In what the demolition contractor believes is the first-of-its-kind operation in downtown Toronto and possibly in Canada, a landmark 1928 Art Deco building is being demolished exclusively by tower crane.
In a top down sequence, the historic Concourse Building at 100 Adelaide Street West is being dismantled with the use of a 12-ton KNF tower crane with a short boom to avoid contact with adjacent towers in the tightly congested area.
The building is being taken down to make way for the new 42-storeyÂ EY TowerÂ which is being built by Oxford Properties Group as part of its Richmond Adelaide Centre development.Â PCLÂ is the construction manager.
As part of the redevelopment, heritage restoration contractor Clifford Restoration is removing, salvaging, and restoring key heritage elements which will be incorporated in the east and south facades of the new tower. They include the terra cotta parapet, all the Roman stone base, an entrance archway, and two ceilings paintings by Group of Seven artist J.E.H. MacDonald.
Itâ€™s those preservation efforts which ultimately led to the decision by ProGreen Demolition, the Concord-based demolition contractor, to select the exclusive tower crane procedure.
â€œWe couldnâ€™t have done it (the demolition) otherwise,â€ says company president Paolo Provenzano, explaining there had to be a major separation between the demolition activity and the heritage retrieval work. CSE Structural Engineering is its structural consultant.
By using the tower crane and starting demolition at the top of 16-storey tower, Progreen did not jeopardize the work conducted by Clifford on the floors below, he points out.
As well, no demolition debris or material could be dumped down the elevator chutes to avoid potentially damaging or destroying the ceiling murals. Use of the tower crane eliminated that risk and also minimized the vibrations which are inherent with any demolition, he says.
Located on the north side of the building, the crane was used to lift equipment including two hydraulic pulverizing pincher machines, as well as lowering some large concrete beams â€œin their entirety.â€
The bulk of the material, however, is being removed via a haulage bin mechanism system specifically engineered by ProGreen for the project. After one full bin is lowered to the ground by the crane, an empty bin is lifted to the floor the demolition workers are on.
Fifty-yard bins were used for the asbestos abatement removal and the interior strip work which was conducted this past summer. (At the same time of the remediation, the contractor was also demolishing an adjacent nine-storey, free-standing parking garage.)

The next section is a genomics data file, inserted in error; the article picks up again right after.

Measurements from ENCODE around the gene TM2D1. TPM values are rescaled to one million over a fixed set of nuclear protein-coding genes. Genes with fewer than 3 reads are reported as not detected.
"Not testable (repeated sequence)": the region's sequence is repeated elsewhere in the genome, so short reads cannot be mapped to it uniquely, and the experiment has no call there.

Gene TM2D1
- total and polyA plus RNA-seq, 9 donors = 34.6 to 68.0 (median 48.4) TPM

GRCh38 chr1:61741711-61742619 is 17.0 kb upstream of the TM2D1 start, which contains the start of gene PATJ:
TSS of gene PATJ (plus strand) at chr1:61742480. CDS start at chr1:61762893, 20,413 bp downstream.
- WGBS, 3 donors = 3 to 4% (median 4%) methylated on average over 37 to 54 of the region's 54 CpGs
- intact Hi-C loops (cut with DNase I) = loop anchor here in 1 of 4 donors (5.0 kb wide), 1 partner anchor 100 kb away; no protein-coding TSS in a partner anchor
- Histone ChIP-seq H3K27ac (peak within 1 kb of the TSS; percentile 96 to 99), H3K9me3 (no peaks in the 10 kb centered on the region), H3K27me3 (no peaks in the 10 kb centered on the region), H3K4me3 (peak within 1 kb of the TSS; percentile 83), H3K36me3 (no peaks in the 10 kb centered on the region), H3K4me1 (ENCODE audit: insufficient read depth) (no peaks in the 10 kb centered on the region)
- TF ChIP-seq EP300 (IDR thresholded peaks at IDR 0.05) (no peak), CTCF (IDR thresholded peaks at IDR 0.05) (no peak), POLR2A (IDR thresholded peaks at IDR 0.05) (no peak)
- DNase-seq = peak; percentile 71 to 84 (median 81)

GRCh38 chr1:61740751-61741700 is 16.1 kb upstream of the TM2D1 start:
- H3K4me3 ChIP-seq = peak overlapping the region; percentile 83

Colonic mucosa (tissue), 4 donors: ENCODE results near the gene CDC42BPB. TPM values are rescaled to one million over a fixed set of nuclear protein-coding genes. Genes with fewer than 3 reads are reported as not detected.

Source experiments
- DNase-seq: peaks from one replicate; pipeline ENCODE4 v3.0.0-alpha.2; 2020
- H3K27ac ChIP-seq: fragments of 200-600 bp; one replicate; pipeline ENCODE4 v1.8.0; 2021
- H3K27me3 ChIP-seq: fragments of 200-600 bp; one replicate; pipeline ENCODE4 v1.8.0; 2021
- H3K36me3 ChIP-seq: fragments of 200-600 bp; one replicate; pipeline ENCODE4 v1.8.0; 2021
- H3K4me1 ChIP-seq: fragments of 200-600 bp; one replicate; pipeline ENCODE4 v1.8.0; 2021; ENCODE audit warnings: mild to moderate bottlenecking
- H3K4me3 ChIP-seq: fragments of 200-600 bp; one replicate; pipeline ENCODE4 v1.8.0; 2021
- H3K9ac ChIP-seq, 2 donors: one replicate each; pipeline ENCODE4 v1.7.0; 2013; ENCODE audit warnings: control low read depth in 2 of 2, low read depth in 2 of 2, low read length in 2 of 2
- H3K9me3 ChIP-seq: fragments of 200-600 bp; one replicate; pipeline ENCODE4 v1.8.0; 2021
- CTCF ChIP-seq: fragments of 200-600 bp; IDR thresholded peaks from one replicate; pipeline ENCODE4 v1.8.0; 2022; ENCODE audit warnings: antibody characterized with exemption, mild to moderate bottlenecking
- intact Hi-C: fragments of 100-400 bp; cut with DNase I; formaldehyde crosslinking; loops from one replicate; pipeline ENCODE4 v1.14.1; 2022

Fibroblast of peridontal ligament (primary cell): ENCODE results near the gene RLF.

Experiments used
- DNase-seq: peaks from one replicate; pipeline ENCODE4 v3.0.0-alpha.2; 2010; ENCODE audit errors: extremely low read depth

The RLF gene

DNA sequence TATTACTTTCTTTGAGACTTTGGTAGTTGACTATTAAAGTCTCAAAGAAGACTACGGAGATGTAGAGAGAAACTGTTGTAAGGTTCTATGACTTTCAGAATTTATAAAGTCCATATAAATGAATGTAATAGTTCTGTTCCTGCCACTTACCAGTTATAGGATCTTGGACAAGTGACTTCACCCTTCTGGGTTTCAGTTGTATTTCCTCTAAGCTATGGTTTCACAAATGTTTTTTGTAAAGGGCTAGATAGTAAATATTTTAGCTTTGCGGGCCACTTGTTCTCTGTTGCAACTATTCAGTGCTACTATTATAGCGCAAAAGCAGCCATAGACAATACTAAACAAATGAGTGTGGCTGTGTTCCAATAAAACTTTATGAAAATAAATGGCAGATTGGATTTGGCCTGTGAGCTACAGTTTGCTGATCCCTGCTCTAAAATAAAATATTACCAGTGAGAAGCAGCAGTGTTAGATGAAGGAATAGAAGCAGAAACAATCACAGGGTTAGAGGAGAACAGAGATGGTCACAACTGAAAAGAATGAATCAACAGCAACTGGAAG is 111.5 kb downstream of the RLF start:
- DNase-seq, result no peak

Fourteen-yard bins are being used to remove concrete, rubble, and other material from the structural demolition which got underway in September, he says.
All this work is being undertaken while an underground ramp service, which crosses the site to service the loading dock of another building, has remained open, says Provenzano.
â€œThis is a procedure-driven system,â€ says senior structural engineer and CSE principal George Carvajal, in an overview of the demolition procedures.
It is a system that had to be adapted to meet unforeseen complications. There was little available information about the design and the original 1922 structural drawings â€œwere severely weathered, damaged and hard to decipher due to their age.â€
Early in the project it was discovered that the six-foot-deep beams around the perimeter of the floors lacked sufficient steel reinforcement to support the demolition equipment. As a safety measure, the slabs were reinforced in four-floor segmentsâ€”in other words, whatever floor was being demolished the four floors below had to be reinforced, he explains.
Special guidelines had to be developed to increase the capacity of the joist floor structures from a 50-pounds-per-square-foot (PSF) rating to a 250 PSF allowing the placement of larger equipment on the floors. A laternal bracing system was used, says Carvajal.
Even with those complications, ProGreen has kept on schedule.
â€œWeâ€™re demolishing two and half floors a week,â€ says Provenzano, who attributes that achievement to factors such as 12-hour shifts, some Saturday work, and the tower crane. He expects the demolition to be complete in December.
Construction of the new $450-million Ernst and Young Tower will commence next year with a scheduled 2017 completion date, says Mark Cote, vice president of development for Oxford Properties.
DAN Oâ€™REILLYÂ correspondent Reed Construction Data